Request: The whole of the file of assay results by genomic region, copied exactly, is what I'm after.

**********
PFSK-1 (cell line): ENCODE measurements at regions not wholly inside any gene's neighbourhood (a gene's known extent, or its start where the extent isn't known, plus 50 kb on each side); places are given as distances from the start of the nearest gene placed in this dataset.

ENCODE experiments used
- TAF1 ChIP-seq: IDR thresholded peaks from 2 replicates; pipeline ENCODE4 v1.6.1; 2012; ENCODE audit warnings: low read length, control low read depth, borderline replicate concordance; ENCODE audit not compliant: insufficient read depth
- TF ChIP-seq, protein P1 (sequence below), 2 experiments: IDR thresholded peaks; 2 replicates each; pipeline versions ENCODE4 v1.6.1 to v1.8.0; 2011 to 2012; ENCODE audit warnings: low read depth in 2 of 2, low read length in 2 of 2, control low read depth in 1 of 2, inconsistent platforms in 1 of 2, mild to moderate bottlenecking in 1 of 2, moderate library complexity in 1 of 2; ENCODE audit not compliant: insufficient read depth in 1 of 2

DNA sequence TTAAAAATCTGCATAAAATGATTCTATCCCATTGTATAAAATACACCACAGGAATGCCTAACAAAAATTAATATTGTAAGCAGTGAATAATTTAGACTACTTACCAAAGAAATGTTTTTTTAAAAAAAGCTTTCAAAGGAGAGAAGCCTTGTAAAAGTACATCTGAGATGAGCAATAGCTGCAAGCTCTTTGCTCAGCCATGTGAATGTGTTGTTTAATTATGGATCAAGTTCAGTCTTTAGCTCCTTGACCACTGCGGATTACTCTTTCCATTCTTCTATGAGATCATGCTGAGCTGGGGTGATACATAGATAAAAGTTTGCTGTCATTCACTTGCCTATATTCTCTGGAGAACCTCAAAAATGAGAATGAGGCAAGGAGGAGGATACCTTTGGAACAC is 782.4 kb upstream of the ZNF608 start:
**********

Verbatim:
PFSK-1 (cell line): ENCODE measurements at regions not wholly inside any gene's neighbourhood (a gene's known extent, or its start where the extent isn't known, plus 50 kb on each side); places are given as distances from the start of the nearest gene placed in this dataset.

ENCODE experiments used
- TAF1 ChIP-seq: IDR thresholded peaks from 2 replicates; pipeline ENCODE4 v1.6.1; 2012; ENCODE audit warnings: low read length, control low read depth, borderline replicate concordance; ENCODE audit not compliant: insufficient read depth
- TF ChIP-seq, protein P1 (sequence below), 2 experiments: IDR thresholded peaks; 2 replicates each; pipeline versions ENCODE4 v1.6.1 to v1.8.0; 2011 to 2012; ENCODE audit warnings: low read depth in 2 of 2, low read length in 2 of 2, control low read depth in 1 of 2, inconsistent platforms in 1 of 2, mild to moderate bottlenecking in 1 of 2, moderate library complexity in 1 of 2; ENCODE audit not compliant: insufficient read depth in 1 of 2

DNA sequence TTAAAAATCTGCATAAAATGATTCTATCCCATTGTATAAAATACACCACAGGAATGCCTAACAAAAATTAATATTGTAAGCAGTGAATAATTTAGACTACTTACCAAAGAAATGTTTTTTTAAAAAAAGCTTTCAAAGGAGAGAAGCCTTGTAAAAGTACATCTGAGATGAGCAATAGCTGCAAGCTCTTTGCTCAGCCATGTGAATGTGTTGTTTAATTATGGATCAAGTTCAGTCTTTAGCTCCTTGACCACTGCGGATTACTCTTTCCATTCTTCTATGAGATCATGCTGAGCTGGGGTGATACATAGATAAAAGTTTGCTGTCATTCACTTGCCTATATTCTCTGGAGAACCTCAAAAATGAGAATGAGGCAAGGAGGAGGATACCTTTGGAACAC is 782.4 kb upstream of the ZNF608 start: